However, Sekiro remains an intimidating prospect for many potential players. Celeste developer Matt Thorson weighed in on Twitter to share what Assist Mode-like system could look like in Sekiro:
If Sekiro had a Celeste-style Assist mode:
-Combat Speed (50-100%, sets game speed while enemies are aggro'd)
-Resurrections (+1, or infinite)
-Invisible While Sneaking
-Invincible (while drinking gourd, or always)
— Matt Thorson 🍂 (@MattThorson) April 3, 2019
Extra or unlimited resurrections has also been suggested by Lance McDonald, a YouTuber known for hacking into FromSoftware games to uncover cut content. However, McDonald feels that other tweaks would drastically change the core gameplay, especially considering his view that Sekiro’s approach to difficulty is vastly different to the studio’s previous games, due to an increased focus on blocking, parrying and movement.
“Sekiro also lets you run away from most boss encounters, and pause the game to reassign items during combat,” McDonald said. “Sekiro‘s difficulty mostly comes from overcoming the dramatically increased sense of failure that comes with death in this new title.”
Accessibility isn’t there to conflict with your vision, it’s there to support it.
Conversely, fathering a daughter with a disability, McDonald notices she succeeds most when playing games that “are just designed without failure being a game-state”, like Fez. Considering this, Sekiro’s sparring area is of great importance, removing failure entirely, which may be of great benefit to those who need time to hone their skills, in addition to any other accessibility tweaks that could be implemented — an idea McDonald fully supports.
“I think that, with regard to accessibility, it would be nice if there were ways to tweak certain aspects of the game that might be considered adjacent to ‘difficulty’ by players without disabilities.”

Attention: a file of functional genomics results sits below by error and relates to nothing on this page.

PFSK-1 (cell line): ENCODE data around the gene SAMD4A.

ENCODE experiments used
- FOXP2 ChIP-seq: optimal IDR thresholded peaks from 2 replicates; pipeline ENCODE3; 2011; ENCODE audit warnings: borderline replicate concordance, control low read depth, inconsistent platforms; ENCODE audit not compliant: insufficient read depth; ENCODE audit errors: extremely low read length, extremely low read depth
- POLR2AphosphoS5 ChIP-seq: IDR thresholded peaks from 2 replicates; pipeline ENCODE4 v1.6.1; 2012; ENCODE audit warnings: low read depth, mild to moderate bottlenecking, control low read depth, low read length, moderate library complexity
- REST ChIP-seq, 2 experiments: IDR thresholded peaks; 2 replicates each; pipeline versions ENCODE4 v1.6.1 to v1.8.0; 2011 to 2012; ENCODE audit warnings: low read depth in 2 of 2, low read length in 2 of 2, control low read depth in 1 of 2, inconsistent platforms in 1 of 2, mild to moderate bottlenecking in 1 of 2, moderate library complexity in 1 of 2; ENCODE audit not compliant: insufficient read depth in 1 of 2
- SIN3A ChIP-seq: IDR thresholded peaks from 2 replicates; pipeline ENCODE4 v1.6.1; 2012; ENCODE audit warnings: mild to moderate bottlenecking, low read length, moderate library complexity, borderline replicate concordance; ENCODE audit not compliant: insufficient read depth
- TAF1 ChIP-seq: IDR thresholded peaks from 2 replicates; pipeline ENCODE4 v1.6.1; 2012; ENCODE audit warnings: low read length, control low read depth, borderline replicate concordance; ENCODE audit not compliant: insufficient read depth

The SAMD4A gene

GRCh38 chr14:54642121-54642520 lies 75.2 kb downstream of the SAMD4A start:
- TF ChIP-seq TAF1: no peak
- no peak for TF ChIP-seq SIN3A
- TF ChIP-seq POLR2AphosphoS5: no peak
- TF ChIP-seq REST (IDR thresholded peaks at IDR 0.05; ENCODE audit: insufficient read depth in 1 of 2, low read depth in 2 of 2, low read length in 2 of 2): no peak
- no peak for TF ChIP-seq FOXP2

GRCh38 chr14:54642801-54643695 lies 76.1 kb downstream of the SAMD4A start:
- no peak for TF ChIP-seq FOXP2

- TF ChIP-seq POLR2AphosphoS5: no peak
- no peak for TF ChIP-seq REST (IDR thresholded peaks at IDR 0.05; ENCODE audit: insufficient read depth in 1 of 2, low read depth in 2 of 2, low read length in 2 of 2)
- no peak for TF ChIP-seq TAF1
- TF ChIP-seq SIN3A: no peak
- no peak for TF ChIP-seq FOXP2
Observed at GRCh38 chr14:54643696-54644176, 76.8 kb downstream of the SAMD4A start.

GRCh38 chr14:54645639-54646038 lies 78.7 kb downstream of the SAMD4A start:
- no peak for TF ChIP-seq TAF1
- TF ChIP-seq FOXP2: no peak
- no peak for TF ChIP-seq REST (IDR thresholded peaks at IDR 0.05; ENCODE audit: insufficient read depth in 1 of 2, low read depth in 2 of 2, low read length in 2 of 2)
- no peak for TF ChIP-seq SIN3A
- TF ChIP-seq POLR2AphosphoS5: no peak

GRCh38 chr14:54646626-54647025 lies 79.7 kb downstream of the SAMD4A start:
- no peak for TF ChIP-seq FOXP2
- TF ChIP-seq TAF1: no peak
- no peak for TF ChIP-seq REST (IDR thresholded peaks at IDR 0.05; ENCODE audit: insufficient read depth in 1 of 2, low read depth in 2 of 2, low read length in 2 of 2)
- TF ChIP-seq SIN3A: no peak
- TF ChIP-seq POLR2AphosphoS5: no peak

As for potentially tampering with the vision and intent of games like Sekiro, Hamilton questions whether options that change a game’s core experience are an issue, as the altered experience likely still holds value. He adds that there are many different aspects of modern games players find valuable and that every experience is unique to them – one of the highlights of the medium.
“At a basic level though there shouldn’t be a balance between vision and accessibility,” Hamilton said. “Accessibility isn’t there to conflict with your vision, it’s there to support it. To avoid unnecessary barriers between players and the experience that you want them to have.”
“There’s a great deal to appreciate in today’s games, lots of different angles on what someone would find to be a valuable experience.”
Adding to the perspective of increased player agency being a good thing, Waypoint’s Patrick Klepek posits that we as players have been pushing against intended game design for years, such as using mods and looking up walkthroughs, dispelling the argument of game developers’ artistic vision being sacred and untouchable. Furthermore, Jake Solomon, designer on hardcore sci-fi strategy games XCOM and XCOM 2, implores you to play the series however you want to:
In regards to easy modes: Over 80% of XCOM players choose our Easy and Normal modes. 80%! Play the game the way that’s fun for you. Period.
— Jake Solomon (@SolomonJake) April 4, 2019
Finally, Cory Barlog, director of 2018’s God of War, definitively shut down any argument that accessibility hinders artistic vision:
Accessibility has never and will never be a compromise to my vision.
— Cory Barlog 🎮 #BAFTAGames (@corybarlog) April 7, 2019
Trying to design for every potential human variation is impossible, but Hamilton says you don’t have to.
“Give people the tools, empower them to be able to do it themselves, to adjust the game to fit their own unique needs and preferences,” Hamilton said.
By empowering players to have agency over their gaming experiences, that’s what will generate more accessibility across all games.
After all, to quote Microsoft’s 2019 Super Bowl ad: when everybody plays, we all win.